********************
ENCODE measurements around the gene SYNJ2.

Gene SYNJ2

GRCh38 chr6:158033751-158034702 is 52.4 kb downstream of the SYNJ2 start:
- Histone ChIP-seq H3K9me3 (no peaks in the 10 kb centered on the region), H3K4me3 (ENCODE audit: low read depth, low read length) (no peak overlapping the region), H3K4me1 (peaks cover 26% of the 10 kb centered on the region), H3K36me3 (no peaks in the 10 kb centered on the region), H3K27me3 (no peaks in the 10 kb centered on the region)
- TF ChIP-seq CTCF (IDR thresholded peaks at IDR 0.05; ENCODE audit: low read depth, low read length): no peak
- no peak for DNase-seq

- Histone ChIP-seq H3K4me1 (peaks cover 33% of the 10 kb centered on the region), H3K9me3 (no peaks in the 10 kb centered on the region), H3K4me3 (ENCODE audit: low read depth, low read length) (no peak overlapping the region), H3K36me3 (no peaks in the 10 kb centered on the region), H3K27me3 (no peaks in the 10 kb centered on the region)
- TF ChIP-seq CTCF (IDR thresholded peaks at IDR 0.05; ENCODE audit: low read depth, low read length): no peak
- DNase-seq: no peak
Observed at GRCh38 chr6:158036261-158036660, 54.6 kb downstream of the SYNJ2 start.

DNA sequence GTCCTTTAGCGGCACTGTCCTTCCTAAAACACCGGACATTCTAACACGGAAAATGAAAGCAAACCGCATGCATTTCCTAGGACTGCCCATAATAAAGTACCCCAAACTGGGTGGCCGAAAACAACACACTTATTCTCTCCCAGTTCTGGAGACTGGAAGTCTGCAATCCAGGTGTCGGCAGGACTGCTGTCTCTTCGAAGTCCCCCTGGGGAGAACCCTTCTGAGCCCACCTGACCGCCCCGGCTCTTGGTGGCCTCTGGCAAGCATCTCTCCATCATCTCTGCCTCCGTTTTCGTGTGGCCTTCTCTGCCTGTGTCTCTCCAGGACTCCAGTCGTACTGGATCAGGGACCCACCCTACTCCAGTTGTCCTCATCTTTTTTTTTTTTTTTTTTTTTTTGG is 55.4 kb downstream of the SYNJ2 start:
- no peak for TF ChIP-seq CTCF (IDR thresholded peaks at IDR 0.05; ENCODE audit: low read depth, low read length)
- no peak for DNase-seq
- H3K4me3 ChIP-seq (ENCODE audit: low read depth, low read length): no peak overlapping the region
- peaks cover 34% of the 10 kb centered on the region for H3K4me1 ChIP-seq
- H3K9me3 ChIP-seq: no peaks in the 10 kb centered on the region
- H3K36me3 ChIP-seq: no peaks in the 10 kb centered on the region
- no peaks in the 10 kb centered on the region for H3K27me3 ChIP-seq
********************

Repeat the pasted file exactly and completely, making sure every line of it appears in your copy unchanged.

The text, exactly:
ENCODE measurements around the gene SYNJ2.

Gene SYNJ2

GRCh38 chr6:158033751-158034702 is 52.4 kb downstream of the SYNJ2 start:
- Histone ChIP-seq H3K9me3 (no peaks in the 10 kb centered on the region), H3K4me3 (ENCODE audit: low read depth, low read length) (no peak overlapping the region), H3K4me1 (peaks cover 26% of the 10 kb centered on the region), H3K36me3 (no peaks in the 10 kb centered on the region), H3K27me3 (no peaks in the 10 kb centered on the region)
- TF ChIP-seq CTCF (IDR thresholded peaks at IDR 0.05; ENCODE audit: low read depth, low read length): no peak
- no peak for DNase-seq

- Histone ChIP-seq H3K4me1 (peaks cover 33% of the 10 kb centered on the region), H3K9me3 (no peaks in the 10 kb centered on the region), H3K4me3 (ENCODE audit: low read depth, low read length) (no peak overlapping the region), H3K36me3 (no peaks in the 10 kb centered on the region), H3K27me3 (no peaks in the 10 kb centered on the region)
- TF ChIP-seq CTCF (IDR thresholded peaks at IDR 0.05; ENCODE audit: low read depth, low read length): no peak
- DNase-seq: no peak
Observed at GRCh38 chr6:158036261-158036660, 54.6 kb downstream of the SYNJ2 start.

DNA sequence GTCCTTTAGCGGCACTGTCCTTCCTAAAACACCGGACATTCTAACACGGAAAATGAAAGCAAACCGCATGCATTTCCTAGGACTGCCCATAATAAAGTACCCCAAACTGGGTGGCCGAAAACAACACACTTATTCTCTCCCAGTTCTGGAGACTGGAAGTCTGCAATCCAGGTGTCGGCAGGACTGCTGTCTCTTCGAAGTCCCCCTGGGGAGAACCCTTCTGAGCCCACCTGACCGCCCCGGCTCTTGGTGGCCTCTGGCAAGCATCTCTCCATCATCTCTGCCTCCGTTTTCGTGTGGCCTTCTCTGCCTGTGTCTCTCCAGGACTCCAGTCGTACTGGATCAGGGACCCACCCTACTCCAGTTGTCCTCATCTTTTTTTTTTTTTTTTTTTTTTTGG is 55.4 kb downstream of the SYNJ2 start:
- no peak for TF ChIP-seq CTCF (IDR thresholded peaks at IDR 0.05; ENCODE audit: low read depth, low read length)
- no peak for DNase-seq
- H3K4me3 ChIP-seq (ENCODE audit: low read depth, low read length): no peak overlapping the region
- peaks cover 34% of the 10 kb centered on the region for H3K4me1 ChIP-seq
- H3K9me3 ChIP-seq: no peaks in the 10 kb centered on the region
- H3K36me3 ChIP-seq: no peaks in the 10 kb centered on the region
- no peaks in the 10 kb centered on the region for H3K27me3 ChIP-seq